Why Water does not always flow from a Faucet
The Water Problem of a Large City
Most of us have at times been annoyed by the inability to secure water on an upper story, because of the drawing off of a supply on a lower floor. During the working hours of the day, immense quantities of water are drawn off from innumerable faucets, and hence the quantity in the pipes decreases considerably unless the supply station is able to drive water through the vast network of pipes as fast as it is drawn off. Buildings at a distance from the reservoir suffer under such circumstances, because while the diminished pressure is ordinarily powerful enough to supply the lower floors, it is frequently too weak to force a continuous stream to high levels. At night, however, and out of working hours, few faucets are open, less water is drawn off at any one time, and the intricate pipes are constantly full of water under high pressure. At such times, a good flow is obtainable even on the uppermost floors.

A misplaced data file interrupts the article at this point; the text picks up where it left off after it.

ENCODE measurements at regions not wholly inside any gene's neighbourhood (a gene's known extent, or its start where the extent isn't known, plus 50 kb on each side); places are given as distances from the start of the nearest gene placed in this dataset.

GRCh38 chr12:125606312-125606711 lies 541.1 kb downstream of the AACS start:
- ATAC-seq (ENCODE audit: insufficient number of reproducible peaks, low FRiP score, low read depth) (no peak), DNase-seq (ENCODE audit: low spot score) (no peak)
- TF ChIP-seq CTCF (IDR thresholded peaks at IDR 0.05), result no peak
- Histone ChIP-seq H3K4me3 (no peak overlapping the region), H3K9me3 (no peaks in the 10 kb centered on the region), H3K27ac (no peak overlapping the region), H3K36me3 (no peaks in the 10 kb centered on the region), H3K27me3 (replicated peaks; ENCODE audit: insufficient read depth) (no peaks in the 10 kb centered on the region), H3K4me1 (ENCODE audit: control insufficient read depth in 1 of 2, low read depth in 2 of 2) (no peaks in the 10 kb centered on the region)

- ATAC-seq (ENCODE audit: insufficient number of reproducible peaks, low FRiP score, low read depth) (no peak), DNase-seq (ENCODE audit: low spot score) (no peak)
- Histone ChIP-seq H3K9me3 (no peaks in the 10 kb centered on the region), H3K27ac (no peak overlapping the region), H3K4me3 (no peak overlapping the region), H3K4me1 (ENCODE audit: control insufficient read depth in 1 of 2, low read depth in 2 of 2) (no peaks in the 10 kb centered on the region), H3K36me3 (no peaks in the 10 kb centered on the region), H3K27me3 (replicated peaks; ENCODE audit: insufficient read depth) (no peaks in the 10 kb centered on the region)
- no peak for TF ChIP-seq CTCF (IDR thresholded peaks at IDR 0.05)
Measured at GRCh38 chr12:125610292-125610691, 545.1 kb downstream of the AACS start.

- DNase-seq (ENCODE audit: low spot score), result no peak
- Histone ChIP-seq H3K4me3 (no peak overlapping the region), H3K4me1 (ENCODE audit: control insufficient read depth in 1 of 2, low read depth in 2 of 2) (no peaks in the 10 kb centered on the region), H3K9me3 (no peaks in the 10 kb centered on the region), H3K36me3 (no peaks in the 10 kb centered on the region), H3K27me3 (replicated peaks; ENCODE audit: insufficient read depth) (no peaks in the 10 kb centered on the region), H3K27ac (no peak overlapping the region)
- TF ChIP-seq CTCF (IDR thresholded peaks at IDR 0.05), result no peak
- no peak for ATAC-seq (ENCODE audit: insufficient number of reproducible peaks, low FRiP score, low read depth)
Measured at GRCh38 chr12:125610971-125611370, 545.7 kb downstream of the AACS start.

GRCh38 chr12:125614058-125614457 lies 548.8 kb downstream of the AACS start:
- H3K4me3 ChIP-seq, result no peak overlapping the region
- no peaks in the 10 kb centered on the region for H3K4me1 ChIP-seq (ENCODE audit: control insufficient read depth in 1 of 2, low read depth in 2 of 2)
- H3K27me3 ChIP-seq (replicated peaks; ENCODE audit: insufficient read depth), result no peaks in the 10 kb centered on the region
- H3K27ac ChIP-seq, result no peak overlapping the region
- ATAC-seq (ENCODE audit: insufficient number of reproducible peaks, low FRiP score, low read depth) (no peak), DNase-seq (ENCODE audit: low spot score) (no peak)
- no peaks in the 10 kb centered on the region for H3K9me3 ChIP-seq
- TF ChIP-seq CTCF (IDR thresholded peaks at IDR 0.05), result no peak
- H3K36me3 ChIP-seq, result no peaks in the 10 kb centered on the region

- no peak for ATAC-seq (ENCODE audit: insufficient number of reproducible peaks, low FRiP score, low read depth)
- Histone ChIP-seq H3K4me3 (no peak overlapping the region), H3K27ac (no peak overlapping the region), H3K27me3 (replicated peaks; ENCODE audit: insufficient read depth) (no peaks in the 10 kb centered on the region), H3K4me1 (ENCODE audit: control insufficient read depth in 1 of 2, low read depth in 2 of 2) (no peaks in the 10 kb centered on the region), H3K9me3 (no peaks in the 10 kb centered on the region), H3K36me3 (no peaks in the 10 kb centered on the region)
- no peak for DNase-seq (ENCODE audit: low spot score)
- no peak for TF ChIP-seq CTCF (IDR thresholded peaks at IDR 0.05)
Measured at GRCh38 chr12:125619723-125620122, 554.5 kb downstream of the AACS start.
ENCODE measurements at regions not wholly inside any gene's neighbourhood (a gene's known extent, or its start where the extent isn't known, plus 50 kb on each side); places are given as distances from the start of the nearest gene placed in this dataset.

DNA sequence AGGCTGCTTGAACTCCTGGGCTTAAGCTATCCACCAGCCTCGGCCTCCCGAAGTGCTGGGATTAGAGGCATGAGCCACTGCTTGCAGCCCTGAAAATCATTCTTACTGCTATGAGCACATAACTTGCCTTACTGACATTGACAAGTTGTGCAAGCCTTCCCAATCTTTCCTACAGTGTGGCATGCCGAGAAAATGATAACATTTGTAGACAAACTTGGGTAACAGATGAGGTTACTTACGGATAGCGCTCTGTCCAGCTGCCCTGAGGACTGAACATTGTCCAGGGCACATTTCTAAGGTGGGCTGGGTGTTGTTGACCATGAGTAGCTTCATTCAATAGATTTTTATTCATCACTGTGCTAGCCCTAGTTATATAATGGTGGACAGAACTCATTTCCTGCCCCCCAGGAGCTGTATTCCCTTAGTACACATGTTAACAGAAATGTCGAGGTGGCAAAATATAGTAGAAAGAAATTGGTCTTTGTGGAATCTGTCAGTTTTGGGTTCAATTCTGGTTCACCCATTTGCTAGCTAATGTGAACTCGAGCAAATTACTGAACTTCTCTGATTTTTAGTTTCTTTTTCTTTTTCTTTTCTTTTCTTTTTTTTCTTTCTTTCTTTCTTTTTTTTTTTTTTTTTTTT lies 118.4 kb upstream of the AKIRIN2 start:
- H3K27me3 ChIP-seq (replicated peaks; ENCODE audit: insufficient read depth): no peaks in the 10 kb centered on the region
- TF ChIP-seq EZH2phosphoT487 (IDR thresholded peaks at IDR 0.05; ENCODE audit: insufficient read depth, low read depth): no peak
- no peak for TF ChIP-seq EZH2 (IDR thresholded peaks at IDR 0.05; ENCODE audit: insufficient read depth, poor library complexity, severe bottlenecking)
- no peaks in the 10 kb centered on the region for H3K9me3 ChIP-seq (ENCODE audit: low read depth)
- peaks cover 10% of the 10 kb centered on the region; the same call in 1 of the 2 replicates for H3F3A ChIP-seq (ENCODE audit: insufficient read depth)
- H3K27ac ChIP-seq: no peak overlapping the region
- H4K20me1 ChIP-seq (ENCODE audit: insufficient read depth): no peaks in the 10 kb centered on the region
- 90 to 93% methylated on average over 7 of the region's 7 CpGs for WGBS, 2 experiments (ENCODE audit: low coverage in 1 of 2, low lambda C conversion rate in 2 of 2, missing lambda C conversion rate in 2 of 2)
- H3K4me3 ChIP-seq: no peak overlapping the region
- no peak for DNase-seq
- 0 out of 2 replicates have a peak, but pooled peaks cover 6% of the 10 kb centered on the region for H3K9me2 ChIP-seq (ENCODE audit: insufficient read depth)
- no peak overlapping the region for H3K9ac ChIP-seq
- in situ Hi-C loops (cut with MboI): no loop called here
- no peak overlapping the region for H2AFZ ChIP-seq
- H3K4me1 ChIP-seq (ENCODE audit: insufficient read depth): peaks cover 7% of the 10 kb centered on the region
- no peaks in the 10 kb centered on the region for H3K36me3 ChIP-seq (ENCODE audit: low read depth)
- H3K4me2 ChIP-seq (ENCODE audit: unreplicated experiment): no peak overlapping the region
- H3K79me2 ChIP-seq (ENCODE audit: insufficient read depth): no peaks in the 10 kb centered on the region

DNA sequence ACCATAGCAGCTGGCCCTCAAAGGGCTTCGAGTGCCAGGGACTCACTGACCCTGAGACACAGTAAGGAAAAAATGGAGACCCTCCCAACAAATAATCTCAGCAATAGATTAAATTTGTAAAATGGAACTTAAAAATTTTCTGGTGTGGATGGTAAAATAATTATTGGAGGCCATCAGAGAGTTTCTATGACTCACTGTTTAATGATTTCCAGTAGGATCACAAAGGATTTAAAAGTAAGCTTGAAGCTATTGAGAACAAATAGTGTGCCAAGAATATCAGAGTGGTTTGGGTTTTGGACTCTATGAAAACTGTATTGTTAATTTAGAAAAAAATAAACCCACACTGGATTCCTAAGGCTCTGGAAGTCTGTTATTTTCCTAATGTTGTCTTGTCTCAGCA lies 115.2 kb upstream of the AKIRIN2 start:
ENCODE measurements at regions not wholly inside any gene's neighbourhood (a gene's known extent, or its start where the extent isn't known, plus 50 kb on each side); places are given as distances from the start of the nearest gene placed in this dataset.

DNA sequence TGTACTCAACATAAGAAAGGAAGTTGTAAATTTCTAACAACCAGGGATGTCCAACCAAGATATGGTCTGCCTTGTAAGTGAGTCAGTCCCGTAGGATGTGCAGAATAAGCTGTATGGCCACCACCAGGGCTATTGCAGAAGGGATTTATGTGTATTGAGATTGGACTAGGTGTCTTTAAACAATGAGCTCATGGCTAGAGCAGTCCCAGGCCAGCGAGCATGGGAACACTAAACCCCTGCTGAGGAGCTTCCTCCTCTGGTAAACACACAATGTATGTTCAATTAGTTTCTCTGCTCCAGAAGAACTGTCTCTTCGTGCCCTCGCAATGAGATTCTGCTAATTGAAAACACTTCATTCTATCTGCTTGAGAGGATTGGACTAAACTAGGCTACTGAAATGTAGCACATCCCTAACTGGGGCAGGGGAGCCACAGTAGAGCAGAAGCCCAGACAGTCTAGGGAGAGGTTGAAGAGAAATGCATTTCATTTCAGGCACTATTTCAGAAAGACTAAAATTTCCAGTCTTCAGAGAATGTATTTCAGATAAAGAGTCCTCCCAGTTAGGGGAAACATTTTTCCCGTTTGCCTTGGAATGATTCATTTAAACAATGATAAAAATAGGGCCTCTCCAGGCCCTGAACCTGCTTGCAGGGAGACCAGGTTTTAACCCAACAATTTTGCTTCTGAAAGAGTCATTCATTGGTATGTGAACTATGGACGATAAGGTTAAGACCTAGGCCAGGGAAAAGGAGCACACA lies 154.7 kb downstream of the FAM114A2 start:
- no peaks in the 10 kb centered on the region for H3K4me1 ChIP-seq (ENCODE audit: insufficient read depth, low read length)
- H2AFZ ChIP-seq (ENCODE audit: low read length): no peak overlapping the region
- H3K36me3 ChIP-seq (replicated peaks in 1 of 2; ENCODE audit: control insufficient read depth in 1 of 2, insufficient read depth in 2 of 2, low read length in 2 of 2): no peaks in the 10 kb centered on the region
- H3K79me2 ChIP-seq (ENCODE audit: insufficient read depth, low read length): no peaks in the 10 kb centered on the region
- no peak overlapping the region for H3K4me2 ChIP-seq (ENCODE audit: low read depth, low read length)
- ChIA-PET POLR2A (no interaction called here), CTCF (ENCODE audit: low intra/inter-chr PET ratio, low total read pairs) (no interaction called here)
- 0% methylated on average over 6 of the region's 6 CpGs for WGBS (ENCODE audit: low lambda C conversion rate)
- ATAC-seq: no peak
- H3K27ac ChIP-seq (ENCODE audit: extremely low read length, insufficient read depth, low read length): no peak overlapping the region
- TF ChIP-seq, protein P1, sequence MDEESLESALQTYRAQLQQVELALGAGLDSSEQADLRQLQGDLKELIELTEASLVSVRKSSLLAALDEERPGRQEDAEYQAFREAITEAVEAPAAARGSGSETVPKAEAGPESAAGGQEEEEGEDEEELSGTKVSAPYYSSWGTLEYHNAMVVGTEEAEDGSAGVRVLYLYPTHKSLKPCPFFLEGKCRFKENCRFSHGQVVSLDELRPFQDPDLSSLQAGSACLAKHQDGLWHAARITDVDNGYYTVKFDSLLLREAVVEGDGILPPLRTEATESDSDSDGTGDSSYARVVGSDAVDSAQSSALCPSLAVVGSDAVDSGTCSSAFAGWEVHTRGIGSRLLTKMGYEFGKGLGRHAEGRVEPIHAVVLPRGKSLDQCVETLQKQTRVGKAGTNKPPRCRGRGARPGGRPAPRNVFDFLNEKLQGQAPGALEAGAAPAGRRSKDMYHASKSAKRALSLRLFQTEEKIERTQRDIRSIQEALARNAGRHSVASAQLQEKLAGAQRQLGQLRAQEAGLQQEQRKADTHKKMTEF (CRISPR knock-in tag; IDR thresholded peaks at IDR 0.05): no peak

In order to overcome the disadvantage of a decrease in flow during the day, standpipes are sometimes placed in various sections. These are practically small steel reservoirs full of water and connecting with the city pipes. During "rush" hours, water passes from these into the communicating pipes and increases the available supply, while during the night, when the faucets are turned off, water accumulates in the standpipe against the next emergency (Figs. 151 and 154). The service rendered by the standpipe is similar to that of the air cushion.
FIG. - A standpipe.